Apparently, the Kerala Coconut Development Board (CDB) is concerned by the unwillingness of increasing numbers of young men to engage in such dangerous work for such low pay. Local farmers, facing a shortage of coconut tree-climbers, are now reluctant to grow coconuts, a staple of Kerala’s culture and economy.
The Indian newspaper Deccan Chronicle noted that monkeys already do this kind of work in Southeast Asia and Sri Lanka.
Kerala’s agriculture deputy director K. R. Vijayakumar and principal agriculture officer V.K. Raju have said that should the proposal pass, they will establish a “monkey training center” and also secure the assistance of officials in Indonesia or Thailand who have already used monkeys to pick coconuts.
“It is like the training that’s given to wild elephants for picking logs,” Vijayakumar told the Chronicle.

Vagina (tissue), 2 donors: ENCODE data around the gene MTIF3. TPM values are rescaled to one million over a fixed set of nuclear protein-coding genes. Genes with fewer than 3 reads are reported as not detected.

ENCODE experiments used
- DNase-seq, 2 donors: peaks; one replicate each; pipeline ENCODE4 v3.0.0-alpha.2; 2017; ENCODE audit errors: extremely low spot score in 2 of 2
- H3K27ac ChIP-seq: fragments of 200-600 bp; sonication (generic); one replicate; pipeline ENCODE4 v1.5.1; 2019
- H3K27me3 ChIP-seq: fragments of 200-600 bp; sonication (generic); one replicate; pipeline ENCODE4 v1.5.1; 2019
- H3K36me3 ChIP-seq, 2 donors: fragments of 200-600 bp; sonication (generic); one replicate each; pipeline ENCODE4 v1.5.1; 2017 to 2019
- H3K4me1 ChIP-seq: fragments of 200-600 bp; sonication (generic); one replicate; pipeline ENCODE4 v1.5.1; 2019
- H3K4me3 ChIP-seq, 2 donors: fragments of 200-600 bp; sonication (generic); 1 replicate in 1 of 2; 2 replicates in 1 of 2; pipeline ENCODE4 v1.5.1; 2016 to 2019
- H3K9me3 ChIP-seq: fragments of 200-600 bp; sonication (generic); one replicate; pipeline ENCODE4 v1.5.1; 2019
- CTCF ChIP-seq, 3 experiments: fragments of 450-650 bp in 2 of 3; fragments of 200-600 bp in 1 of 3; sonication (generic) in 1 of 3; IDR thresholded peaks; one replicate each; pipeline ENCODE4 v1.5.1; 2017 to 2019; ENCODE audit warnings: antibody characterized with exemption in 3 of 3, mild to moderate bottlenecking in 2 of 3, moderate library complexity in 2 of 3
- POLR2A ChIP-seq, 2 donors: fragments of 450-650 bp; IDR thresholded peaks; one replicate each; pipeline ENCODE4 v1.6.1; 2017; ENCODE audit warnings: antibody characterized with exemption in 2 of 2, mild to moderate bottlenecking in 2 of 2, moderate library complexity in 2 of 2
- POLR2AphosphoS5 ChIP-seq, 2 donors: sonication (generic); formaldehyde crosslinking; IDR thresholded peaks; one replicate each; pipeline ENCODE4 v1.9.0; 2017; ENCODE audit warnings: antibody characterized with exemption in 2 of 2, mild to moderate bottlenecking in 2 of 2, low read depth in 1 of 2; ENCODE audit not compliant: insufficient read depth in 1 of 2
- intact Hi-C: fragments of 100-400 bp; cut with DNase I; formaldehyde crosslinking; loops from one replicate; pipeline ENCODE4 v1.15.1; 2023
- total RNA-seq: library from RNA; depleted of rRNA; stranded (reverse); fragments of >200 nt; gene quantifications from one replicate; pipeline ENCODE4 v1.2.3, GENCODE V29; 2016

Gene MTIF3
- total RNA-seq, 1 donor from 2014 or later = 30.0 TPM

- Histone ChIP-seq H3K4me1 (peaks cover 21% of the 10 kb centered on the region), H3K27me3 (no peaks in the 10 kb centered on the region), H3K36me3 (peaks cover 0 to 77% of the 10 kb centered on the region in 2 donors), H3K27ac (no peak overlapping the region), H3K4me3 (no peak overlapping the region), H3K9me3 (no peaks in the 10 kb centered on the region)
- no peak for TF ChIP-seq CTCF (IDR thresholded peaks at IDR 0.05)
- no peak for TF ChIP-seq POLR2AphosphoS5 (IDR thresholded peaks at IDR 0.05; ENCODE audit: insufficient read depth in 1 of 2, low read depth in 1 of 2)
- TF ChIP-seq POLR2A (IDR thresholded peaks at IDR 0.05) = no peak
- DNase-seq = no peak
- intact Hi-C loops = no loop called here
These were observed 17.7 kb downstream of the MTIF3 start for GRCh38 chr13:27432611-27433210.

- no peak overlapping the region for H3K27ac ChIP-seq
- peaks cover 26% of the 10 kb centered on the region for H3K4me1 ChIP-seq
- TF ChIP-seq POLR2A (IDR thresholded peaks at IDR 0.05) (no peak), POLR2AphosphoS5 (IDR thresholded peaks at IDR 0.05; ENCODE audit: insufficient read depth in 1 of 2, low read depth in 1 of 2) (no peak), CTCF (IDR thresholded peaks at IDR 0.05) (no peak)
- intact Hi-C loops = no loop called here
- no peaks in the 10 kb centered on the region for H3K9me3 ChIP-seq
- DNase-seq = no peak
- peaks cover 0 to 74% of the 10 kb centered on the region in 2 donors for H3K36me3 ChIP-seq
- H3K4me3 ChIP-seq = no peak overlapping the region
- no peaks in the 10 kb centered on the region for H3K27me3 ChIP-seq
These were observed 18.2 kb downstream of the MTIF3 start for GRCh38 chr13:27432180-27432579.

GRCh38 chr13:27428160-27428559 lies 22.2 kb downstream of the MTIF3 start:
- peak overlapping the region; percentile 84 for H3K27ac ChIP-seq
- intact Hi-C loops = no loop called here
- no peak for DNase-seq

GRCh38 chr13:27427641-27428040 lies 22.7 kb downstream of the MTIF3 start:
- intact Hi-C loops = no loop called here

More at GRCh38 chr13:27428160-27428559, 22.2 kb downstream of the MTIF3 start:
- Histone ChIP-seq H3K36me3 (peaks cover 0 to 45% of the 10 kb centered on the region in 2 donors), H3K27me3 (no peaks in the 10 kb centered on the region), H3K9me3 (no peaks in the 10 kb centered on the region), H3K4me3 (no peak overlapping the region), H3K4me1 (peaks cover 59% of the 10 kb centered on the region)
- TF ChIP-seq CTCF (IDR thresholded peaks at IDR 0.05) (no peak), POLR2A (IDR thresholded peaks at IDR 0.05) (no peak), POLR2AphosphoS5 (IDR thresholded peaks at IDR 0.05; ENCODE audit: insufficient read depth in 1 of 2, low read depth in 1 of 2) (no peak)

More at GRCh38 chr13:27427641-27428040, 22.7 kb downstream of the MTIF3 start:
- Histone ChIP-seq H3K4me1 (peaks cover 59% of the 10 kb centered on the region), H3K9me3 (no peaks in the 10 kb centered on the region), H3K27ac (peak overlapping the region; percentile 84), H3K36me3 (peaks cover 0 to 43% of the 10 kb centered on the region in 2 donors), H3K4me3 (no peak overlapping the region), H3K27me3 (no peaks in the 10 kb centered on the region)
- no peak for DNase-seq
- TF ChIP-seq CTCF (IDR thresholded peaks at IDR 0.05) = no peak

He added that a trained monkey can climb up to 500 coconut trees per day, ten times the capacity of a human being.
The Daily Telegraph newspaper of Britain reported that Kerala’s coconut industry is in steep decline.
The Hindu Business Line reported last November that Kerala has more than 15-million coconut trees, requiring a minimum of 30,000 climbers to pick them.
Coconuts are integral both to Kerala’s economy and culture. According to Keralites.co.uk, “coconut trees are essential to the traditional lifestyle and livelihood of the people of Kerala… [Coconut trees are] also known as Kera Tree and thus the land of Kera Tree is called Kerala.”